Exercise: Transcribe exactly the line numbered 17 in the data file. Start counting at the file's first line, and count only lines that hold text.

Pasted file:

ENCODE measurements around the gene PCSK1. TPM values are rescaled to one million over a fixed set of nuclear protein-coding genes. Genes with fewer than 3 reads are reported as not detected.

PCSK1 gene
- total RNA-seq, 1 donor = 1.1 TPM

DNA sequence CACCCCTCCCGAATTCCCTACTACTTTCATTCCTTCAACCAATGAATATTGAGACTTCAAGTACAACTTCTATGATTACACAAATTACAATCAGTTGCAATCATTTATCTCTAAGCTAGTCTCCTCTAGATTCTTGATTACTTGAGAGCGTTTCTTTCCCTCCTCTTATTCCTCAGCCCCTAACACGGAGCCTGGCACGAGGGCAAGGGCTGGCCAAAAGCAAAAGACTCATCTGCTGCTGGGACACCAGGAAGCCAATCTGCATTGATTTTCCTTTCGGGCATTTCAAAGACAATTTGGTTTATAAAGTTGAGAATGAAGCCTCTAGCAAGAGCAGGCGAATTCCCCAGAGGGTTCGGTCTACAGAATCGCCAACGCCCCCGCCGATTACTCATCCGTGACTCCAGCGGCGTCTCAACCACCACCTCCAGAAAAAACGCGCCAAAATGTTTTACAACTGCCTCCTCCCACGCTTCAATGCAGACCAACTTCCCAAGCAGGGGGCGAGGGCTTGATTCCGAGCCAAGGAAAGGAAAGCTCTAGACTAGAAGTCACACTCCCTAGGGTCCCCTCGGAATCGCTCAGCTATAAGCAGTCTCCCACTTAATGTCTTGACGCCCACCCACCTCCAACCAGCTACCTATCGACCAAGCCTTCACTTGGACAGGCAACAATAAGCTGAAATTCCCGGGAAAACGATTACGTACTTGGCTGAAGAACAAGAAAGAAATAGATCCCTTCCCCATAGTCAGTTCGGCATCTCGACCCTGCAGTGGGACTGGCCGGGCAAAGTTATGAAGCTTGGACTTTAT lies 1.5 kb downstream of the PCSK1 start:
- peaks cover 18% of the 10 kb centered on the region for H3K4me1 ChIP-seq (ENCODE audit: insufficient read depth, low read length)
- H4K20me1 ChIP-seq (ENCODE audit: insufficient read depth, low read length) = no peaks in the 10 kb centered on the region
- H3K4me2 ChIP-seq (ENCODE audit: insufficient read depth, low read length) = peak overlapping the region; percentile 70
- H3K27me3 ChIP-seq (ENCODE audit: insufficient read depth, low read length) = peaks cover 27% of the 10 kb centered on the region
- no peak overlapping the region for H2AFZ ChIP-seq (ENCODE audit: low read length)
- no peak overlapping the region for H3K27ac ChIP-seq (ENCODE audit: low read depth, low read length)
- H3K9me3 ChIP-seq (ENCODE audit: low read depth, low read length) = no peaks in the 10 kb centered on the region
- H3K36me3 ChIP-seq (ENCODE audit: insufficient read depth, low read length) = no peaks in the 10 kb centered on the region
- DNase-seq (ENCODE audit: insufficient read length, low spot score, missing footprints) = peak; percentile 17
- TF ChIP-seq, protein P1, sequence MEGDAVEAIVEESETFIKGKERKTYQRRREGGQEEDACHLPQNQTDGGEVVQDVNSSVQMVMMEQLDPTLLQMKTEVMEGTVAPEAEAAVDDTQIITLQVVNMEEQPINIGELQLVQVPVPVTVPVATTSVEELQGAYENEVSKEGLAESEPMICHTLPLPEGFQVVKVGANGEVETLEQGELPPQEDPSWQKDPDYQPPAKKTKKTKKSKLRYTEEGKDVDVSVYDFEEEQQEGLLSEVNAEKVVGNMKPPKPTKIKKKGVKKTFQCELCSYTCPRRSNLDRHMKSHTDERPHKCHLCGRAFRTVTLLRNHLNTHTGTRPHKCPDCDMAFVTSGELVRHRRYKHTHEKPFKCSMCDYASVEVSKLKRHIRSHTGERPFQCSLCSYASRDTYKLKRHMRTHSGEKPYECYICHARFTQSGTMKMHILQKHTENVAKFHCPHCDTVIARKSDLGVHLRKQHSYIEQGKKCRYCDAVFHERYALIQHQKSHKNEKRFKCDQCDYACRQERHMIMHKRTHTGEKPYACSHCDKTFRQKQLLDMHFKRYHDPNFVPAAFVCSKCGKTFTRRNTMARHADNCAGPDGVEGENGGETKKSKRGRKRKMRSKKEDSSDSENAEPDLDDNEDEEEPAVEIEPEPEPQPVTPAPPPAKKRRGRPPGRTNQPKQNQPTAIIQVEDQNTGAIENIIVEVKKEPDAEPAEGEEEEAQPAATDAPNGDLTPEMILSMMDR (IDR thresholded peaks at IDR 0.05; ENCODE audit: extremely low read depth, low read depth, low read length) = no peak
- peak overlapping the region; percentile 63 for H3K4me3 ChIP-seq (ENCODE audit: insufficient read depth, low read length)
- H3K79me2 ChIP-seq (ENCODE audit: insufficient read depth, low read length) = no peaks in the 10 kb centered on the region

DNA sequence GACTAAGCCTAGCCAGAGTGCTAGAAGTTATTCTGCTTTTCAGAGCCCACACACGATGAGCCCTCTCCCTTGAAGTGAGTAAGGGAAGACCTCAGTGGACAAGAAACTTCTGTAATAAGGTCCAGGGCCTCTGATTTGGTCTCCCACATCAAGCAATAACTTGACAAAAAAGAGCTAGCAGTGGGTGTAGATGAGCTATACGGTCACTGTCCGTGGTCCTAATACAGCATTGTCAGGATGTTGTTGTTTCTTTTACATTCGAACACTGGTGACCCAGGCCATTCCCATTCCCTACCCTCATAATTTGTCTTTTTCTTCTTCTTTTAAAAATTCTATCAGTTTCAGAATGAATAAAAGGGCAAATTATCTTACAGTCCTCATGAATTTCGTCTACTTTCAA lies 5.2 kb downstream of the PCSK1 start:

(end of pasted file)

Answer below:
DNA sequence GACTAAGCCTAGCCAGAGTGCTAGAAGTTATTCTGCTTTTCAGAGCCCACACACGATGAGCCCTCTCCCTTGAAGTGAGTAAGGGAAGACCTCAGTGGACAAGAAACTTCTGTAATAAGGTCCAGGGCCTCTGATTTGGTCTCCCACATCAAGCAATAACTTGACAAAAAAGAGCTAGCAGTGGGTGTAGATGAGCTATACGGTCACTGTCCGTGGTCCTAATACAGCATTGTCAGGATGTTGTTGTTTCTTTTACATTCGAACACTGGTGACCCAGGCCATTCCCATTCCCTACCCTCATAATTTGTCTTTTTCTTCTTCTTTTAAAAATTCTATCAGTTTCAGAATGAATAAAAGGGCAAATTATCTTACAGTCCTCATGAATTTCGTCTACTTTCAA lies 5.2 kb downstream of the PCSK1 start: